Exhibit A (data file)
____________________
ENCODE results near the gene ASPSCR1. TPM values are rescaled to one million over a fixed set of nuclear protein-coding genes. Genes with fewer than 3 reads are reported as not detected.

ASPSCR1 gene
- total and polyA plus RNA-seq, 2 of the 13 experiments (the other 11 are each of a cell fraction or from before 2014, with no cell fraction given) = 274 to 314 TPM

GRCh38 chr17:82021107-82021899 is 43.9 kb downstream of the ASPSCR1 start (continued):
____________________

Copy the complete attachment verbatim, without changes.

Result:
ENCODE results near the gene ASPSCR1. TPM values are rescaled to one million over a fixed set of nuclear protein-coding genes. Genes with fewer than 3 reads are reported as not detected.

ASPSCR1 gene
- total and polyA plus RNA-seq, 2 of the 13 experiments (the other 11 are each of a cell fraction or from before 2014, with no cell fraction given) = 274 to 314 TPM

GRCh38 chr17:82021107-82021899 is 43.9 kb downstream of the ASPSCR1 start (continued):